Rebranding: The New Norm

By: Paige Leonahardt

In a time when consumers are inundated with information and products constantly, remaining up-to-date with the modern world is the best way to grow success. An article in AdAge, Why Rebrands Are All The Rage, reviews the trend that big companies are jumping on board with the strategy of rebranding. One of the most relevant rebranding success stories is told through the company MailChimp. Mailchimp, once known for their convenient email services, has grown greatly since its genesis. After partnering with agency Droga5, the brand was thrown into the mainstream public with acquisitions and inventive digital wordplay. In a little over four years with Droga5’s strategies in place, the brand grew to more than half a billion dollars in annual revenue.

            The rebranding decision took force in 2018 when Mailchimp was preparing to relaunch with full-service marketing services, a departure from their singular focus on their mail services. They were anticipating a redesign of its identity. Some small changes that initially took place, they changed their infamous monkey logo to be winking and be one neutral yellow color. Also, they dropped the capital “C”, and launched as Mailchimp- minor, but evolved. Their goal was to get away from the mail part and focus on their monkey character logo, “Freddie”, an upbeat playful personality. The brand has also released many other digital design updates.

            This rebranding trend gained some heat and snowballed to other advertising agencies overhauling their clients’ identities. As stated in AdAge, Matt Kandela, CEO of branding and design company at Dear Future said, “It feels like we are witnessing a seismic shift in the sheer number of rebrands” (Sherwood, 2019). For example, Slack changed their logo to where their name isn’t even in the logo. Weight Watchers simplified to WW and Dunkin’ discarded Donuts. In fact, Dunkin’ is a brand recently that has been focusing on innovative ways to establish themselves yet maintain their original look and appeal. As reported by AdAge, the company has new packaging for coffee cups and their new donut fries are a couple early creative nuances, produced by agency Jones Knowles Ritchie (Wohl, 2019). JKR is an agency that has not only been revising the brand strategy recently for Dunkin’, but also formerly controlled the packaging strategy for Budweiser.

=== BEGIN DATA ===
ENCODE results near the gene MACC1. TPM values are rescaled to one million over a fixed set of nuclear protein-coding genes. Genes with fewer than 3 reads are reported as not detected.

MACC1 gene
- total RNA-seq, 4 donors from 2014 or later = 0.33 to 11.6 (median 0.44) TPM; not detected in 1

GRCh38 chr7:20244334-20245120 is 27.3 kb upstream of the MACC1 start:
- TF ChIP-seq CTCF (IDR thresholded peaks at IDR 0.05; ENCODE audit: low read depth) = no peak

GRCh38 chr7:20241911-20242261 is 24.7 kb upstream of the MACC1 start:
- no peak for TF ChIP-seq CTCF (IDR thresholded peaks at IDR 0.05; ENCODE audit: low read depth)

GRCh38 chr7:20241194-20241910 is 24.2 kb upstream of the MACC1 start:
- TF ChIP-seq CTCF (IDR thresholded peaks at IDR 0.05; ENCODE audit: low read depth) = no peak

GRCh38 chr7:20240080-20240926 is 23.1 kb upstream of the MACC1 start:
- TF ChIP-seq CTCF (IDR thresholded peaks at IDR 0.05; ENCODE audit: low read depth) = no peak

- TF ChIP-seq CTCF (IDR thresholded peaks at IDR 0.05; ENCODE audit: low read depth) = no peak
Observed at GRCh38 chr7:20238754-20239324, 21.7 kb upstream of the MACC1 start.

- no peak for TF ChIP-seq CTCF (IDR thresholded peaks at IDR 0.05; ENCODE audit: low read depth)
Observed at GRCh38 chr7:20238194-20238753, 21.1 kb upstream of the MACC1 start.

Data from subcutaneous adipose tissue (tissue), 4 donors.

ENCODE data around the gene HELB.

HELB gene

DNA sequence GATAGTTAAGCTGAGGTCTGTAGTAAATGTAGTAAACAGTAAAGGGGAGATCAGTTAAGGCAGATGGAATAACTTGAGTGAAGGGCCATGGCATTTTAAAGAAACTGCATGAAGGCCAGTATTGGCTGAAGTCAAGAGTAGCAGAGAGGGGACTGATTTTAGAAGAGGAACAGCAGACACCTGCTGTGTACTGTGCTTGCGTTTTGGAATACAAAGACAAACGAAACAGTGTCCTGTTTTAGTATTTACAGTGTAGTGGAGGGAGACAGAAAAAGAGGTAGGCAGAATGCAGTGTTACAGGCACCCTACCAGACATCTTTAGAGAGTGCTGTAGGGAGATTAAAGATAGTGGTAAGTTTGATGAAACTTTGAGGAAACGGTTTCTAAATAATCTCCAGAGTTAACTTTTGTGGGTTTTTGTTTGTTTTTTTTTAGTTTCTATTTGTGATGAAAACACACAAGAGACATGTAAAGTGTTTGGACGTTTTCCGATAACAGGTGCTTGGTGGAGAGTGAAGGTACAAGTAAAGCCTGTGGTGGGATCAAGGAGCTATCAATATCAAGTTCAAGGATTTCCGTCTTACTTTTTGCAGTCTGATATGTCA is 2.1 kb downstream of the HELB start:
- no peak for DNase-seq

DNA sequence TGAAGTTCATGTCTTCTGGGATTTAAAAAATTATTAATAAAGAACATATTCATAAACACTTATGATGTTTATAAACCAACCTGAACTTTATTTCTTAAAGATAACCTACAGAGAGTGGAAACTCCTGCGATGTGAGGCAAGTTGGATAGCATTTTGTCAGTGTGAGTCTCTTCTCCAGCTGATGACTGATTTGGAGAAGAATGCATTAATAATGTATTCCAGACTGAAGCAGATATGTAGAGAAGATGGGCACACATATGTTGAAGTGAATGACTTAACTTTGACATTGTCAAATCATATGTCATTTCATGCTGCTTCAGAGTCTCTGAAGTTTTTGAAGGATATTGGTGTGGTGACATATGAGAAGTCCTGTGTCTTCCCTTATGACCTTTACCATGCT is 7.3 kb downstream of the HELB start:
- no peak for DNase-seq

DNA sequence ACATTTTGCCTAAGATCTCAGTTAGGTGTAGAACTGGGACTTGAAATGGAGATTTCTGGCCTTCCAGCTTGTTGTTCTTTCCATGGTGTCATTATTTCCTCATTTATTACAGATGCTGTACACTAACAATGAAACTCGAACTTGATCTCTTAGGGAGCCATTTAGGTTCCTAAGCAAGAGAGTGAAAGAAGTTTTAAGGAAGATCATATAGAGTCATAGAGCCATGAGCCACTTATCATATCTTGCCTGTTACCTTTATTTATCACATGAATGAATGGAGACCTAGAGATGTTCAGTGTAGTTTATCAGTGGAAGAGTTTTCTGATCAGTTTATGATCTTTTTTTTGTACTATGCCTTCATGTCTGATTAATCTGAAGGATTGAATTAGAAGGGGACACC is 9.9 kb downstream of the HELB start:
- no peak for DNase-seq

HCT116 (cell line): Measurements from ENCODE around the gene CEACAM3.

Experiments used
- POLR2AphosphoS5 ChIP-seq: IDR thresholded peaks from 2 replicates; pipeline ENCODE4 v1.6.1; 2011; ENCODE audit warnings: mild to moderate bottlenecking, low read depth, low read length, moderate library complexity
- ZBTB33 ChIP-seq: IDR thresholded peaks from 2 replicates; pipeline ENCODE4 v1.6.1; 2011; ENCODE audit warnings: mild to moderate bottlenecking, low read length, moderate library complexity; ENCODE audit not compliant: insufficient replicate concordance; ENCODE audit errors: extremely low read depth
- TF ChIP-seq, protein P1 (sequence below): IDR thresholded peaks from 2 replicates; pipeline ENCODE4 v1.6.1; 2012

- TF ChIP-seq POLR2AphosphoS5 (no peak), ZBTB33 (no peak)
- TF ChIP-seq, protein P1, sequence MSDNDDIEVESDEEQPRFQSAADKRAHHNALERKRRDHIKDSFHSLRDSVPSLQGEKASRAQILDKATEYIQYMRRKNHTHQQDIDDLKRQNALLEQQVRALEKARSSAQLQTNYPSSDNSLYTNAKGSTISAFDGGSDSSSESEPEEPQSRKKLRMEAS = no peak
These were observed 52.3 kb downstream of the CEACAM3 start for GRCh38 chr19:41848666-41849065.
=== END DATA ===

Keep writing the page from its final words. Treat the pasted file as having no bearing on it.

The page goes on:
In today’s industry, rebranding may become a new norm. One reason for this trend aside from the rise of direct-to-consumer, is that company’s need consumers to know they are keeping up with modern times and have something new and refreshing about them. However, these brands are not completely leaving their original identity, rather evolving, updating. Sometimes too much revision can cause a loss of their typical equity with consumers and subsequently not have an ideal audience reaction, so there’s a line.

Furthermore, another factor in being successful at rebranding is that it means more than just aesthetics, as presented in a TWD article, Rebranding is the New Advertising. For instance, as reported by Akshayta Rao, when selling something other than a digital service, like merchandise, the changes better reflect in the quality as well. Zara has recently revamped their logo along with other marketing changes in an attempt to become a high-end recognition, however, “the customer returns for the quality and not the image,” said Rao of TWD. (Rao, 2019). Tangible difference if essential in real products. Also, what’s true for all these companies and the most successful ones, is that providing a more interactive and experiential interaction is part of living in the modern world. This is an important characteristic of a successful brand equipped with the right technological advancements.

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